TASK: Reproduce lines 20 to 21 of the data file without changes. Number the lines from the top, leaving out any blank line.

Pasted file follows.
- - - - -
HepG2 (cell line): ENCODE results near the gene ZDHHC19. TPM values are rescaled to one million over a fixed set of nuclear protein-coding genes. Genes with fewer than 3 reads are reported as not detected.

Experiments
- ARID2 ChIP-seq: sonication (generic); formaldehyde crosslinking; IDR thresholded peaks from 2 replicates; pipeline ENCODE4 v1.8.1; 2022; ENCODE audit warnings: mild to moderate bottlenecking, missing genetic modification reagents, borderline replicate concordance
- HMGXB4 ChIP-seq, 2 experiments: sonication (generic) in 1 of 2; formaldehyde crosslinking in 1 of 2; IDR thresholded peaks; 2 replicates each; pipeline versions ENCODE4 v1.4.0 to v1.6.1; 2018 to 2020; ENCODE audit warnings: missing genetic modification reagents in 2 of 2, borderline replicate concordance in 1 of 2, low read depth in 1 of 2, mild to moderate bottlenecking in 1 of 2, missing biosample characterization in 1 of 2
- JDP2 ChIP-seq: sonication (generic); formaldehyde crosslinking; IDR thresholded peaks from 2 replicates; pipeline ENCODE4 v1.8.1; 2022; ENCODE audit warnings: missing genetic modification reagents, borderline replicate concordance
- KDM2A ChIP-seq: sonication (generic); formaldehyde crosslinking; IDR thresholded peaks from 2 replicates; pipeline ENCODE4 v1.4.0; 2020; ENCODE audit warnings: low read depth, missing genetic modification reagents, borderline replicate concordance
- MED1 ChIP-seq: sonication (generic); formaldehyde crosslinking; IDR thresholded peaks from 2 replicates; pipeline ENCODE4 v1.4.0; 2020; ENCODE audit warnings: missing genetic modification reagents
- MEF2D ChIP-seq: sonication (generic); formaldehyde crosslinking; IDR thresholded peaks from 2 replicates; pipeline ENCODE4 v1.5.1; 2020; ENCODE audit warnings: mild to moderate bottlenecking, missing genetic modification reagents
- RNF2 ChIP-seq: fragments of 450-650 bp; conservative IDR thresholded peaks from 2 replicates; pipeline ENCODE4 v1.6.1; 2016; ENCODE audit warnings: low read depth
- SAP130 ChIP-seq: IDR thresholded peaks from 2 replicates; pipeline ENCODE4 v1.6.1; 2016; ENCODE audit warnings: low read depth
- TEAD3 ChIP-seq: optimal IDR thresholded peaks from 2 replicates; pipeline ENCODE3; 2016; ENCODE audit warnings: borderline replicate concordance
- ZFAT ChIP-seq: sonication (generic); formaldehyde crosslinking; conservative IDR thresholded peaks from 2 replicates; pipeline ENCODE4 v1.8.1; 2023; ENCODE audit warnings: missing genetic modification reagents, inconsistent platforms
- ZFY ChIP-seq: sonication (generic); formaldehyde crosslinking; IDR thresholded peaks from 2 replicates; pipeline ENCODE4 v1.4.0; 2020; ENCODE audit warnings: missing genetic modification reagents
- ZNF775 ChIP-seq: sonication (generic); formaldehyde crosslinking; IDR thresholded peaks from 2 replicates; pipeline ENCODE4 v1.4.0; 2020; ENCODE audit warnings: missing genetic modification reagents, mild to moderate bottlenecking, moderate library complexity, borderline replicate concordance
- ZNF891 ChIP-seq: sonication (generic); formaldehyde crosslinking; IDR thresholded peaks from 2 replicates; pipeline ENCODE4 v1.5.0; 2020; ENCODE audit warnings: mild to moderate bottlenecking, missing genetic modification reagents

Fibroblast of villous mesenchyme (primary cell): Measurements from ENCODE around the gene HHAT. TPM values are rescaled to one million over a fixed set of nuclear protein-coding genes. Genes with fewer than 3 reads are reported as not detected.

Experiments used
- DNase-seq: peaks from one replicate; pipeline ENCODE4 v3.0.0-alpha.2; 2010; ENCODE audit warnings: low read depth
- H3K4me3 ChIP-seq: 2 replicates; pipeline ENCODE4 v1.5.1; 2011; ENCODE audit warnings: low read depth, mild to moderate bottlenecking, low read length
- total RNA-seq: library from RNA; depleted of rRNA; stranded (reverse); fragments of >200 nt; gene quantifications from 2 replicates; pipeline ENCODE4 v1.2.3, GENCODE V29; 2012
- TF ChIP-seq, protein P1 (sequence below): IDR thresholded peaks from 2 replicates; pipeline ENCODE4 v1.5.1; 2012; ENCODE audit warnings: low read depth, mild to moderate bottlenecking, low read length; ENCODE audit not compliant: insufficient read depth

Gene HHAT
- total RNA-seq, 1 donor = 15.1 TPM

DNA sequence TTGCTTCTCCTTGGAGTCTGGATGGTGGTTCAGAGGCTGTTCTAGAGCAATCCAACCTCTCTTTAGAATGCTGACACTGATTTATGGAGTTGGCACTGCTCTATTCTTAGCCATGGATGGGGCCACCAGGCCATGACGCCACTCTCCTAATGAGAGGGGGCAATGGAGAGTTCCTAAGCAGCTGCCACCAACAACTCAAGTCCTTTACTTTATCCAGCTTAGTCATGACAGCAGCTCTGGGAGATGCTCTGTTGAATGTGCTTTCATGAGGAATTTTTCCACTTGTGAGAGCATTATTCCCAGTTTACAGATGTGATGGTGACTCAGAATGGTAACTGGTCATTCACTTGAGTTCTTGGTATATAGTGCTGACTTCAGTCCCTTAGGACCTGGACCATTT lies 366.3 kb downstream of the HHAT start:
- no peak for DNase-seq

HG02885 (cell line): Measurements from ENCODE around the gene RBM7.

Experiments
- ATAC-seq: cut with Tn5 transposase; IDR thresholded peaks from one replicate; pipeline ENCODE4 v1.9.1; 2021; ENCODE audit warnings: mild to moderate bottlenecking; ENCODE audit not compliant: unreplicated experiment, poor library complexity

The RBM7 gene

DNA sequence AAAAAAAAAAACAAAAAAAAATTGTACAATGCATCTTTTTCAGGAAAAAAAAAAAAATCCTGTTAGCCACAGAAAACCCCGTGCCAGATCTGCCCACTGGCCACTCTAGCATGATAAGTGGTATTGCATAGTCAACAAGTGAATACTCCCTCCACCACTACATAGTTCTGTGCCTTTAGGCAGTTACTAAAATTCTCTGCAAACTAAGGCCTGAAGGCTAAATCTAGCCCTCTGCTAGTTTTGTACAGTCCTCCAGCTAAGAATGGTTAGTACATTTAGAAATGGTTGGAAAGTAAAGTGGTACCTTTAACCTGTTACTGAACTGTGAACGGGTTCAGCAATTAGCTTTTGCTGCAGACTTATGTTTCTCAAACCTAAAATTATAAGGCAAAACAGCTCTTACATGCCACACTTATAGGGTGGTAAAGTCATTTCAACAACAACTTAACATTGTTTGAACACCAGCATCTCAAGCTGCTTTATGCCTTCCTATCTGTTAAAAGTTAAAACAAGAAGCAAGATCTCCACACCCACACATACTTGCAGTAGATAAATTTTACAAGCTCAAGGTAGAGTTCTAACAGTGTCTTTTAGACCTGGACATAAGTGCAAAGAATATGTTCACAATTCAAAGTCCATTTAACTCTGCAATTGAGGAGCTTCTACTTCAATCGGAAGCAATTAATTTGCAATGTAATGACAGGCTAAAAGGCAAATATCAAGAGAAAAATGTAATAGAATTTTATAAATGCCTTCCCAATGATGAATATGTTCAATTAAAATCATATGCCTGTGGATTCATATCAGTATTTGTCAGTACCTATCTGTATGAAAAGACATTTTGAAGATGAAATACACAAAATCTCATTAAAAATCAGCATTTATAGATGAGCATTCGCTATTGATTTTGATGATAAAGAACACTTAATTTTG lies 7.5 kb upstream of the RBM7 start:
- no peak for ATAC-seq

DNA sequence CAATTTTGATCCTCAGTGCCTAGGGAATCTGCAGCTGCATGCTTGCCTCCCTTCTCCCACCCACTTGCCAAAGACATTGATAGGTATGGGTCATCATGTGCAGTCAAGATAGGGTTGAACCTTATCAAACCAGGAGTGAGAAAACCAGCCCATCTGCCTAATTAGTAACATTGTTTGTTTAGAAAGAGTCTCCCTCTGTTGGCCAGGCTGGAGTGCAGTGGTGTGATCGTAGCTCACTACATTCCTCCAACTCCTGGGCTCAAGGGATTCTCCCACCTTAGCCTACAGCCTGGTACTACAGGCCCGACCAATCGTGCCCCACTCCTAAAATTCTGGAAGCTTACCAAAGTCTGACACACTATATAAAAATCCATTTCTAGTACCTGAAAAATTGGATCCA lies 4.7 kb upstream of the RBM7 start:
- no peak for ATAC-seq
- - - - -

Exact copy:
- total RNA-seq: library from RNA; depleted of rRNA; stranded (reverse); fragments of >200 nt; gene quantifications from 2 replicates; pipeline ENCODE4 v1.2.3, GENCODE V29; 2012
- TF ChIP-seq, protein P1 (sequence below): IDR thresholded peaks from 2 replicates; pipeline ENCODE4 v1.5.1; 2012; ENCODE audit warnings: low read depth, mild to moderate bottlenecking, low read length; ENCODE audit not compliant: insufficient read depth